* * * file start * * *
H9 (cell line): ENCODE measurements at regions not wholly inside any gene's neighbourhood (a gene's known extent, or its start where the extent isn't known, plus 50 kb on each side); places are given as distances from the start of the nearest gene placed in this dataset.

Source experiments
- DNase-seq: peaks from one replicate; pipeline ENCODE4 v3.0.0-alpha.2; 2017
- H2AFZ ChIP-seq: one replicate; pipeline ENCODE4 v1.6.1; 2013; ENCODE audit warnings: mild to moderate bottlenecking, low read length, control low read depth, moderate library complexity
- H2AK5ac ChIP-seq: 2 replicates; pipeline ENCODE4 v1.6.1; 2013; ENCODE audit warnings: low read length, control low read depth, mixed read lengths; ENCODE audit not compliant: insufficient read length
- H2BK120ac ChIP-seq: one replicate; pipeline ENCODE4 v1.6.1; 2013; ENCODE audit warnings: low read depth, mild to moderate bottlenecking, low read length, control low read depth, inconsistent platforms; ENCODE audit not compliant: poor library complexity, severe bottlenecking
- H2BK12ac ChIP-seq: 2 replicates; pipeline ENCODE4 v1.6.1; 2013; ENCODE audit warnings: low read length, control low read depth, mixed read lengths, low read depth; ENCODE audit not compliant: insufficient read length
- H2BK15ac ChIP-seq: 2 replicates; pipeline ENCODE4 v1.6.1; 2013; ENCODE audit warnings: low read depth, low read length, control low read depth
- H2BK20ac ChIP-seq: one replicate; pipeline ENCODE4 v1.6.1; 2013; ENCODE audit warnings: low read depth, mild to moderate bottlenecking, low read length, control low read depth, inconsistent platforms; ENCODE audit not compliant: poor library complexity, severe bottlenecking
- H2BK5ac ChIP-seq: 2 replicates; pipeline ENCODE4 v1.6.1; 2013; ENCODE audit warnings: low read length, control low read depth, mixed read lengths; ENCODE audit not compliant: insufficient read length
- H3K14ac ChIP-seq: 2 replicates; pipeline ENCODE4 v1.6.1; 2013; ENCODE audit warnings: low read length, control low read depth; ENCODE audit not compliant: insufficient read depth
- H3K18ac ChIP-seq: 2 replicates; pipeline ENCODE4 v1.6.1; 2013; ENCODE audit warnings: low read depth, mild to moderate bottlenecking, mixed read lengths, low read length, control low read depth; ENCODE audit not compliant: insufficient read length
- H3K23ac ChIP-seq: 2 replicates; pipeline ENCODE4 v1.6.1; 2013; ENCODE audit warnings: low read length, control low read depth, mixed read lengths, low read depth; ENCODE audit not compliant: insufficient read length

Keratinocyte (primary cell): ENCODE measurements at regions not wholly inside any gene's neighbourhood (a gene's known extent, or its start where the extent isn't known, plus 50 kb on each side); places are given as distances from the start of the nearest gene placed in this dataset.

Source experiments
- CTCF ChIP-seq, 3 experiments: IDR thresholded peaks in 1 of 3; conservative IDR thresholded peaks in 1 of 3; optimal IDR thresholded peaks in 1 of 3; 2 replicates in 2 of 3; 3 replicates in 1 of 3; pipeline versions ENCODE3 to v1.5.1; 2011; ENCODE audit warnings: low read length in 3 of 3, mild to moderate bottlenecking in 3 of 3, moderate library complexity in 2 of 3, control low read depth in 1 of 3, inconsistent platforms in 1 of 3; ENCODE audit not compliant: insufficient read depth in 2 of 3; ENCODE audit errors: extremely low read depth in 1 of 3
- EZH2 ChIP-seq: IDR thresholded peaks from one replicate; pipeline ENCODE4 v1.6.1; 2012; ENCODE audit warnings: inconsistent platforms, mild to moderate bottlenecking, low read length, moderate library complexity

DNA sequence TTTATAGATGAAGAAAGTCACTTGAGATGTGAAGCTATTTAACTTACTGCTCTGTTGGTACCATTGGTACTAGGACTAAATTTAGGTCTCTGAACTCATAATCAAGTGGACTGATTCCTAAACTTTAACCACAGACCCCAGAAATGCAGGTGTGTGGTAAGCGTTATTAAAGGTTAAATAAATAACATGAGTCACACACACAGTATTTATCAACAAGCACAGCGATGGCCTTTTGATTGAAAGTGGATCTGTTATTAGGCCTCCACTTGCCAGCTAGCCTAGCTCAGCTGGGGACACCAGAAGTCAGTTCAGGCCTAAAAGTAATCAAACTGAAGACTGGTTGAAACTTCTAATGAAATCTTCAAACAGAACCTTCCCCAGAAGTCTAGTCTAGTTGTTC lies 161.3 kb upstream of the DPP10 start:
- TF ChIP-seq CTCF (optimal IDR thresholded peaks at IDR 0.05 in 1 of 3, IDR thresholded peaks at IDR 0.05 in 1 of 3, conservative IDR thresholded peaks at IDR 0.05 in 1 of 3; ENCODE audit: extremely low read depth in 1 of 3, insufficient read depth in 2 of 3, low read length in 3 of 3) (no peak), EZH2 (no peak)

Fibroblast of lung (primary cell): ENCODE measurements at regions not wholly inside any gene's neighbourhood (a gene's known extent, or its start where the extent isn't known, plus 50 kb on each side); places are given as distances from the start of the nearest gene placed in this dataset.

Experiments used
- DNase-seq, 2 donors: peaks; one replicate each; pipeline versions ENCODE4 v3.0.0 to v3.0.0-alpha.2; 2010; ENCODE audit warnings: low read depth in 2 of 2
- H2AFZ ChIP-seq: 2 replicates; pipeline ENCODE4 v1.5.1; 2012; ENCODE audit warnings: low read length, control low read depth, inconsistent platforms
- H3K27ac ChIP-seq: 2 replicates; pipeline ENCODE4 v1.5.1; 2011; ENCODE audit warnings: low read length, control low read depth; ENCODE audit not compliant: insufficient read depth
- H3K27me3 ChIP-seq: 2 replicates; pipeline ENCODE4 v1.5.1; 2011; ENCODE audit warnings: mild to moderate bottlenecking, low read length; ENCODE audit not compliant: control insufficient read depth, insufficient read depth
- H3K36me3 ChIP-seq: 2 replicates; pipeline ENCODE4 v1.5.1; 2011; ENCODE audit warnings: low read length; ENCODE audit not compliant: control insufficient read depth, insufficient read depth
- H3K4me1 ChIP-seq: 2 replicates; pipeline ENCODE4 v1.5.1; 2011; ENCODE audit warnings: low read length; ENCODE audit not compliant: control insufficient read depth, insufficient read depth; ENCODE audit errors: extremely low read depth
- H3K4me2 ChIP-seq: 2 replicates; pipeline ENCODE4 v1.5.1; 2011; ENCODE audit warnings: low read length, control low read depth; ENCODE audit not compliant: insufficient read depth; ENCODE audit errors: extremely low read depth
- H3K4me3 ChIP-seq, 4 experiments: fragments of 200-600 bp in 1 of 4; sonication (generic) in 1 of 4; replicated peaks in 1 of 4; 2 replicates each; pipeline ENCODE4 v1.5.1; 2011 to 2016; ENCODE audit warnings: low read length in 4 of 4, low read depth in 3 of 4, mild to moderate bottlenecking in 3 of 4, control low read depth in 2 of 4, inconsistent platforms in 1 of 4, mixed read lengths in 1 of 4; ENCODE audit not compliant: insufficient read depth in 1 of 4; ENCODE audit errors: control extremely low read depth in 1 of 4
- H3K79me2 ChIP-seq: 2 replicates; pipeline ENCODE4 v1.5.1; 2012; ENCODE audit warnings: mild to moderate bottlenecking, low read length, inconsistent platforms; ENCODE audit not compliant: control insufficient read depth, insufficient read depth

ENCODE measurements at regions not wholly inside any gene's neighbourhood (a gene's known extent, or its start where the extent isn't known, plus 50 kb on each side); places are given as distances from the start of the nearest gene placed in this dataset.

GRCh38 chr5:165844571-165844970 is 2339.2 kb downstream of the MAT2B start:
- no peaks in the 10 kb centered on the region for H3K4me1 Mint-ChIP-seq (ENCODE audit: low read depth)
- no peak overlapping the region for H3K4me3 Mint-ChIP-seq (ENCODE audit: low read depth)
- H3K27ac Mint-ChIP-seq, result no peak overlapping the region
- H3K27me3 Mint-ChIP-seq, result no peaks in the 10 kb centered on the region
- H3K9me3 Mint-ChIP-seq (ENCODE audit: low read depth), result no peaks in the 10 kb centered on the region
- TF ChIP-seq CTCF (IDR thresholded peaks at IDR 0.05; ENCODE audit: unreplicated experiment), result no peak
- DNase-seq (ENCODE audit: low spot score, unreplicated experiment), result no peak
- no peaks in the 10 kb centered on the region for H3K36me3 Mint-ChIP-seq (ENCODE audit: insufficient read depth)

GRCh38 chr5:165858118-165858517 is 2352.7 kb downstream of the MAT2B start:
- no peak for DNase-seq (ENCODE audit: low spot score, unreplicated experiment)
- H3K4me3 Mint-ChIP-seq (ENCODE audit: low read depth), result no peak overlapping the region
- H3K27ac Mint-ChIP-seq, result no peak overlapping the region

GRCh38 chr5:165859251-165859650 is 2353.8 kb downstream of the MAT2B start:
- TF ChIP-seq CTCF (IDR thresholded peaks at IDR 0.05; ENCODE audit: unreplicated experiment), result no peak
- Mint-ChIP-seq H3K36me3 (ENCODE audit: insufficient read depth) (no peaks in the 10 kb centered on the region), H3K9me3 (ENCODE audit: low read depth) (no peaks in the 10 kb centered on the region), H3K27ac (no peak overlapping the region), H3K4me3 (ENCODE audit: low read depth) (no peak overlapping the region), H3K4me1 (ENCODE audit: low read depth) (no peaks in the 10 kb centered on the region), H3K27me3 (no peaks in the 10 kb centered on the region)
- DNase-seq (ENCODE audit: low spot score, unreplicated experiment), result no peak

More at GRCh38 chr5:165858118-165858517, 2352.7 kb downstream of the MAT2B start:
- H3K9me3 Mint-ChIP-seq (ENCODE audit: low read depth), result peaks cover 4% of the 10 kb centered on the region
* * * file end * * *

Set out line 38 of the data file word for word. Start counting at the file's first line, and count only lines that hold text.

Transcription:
- TF ChIP-seq CTCF (IDR thresholded peaks at IDR 0.05; ENCODE audit: unreplicated experiment), result no peak